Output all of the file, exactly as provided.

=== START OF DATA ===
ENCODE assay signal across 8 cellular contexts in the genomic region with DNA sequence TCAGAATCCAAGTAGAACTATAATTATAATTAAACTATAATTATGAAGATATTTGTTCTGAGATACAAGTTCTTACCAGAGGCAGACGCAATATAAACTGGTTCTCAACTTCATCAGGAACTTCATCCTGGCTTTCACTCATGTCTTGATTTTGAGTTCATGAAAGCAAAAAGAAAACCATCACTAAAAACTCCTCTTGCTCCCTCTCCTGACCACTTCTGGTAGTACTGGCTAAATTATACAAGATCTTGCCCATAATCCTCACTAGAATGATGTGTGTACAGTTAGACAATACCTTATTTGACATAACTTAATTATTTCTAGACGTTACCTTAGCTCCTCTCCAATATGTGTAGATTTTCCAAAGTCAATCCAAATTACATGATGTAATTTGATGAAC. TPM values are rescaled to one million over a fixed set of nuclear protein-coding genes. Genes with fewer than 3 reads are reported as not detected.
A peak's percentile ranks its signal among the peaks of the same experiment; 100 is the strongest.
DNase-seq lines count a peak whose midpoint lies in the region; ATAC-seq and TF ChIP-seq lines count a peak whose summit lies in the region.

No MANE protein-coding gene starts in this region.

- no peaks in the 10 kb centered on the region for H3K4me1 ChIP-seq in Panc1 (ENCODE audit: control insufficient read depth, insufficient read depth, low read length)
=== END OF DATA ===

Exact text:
ENCODE assay signal across 8 cellular contexts in the genomic region with DNA sequence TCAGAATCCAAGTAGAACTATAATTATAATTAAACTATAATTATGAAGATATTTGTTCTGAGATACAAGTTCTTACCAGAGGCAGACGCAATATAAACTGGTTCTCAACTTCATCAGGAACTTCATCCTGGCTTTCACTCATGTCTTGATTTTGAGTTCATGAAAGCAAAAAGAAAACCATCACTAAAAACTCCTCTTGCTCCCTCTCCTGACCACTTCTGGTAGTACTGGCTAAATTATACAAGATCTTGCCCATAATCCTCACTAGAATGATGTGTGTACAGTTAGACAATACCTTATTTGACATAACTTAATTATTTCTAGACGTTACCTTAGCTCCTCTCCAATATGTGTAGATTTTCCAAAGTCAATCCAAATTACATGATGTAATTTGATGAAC. TPM values are rescaled to one million over a fixed set of nuclear protein-coding genes. Genes with fewer than 3 reads are reported as not detected.
A peak's percentile ranks its signal among the peaks of the same experiment; 100 is the strongest.
DNase-seq lines count a peak whose midpoint lies in the region; ATAC-seq and TF ChIP-seq lines count a peak whose summit lies in the region.

No MANE protein-coding gene starts in this region.

- no peaks in the 10 kb centered on the region for H3K4me1 ChIP-seq in Panc1 (ENCODE audit: control insufficient read depth, insufficient read depth, low read length)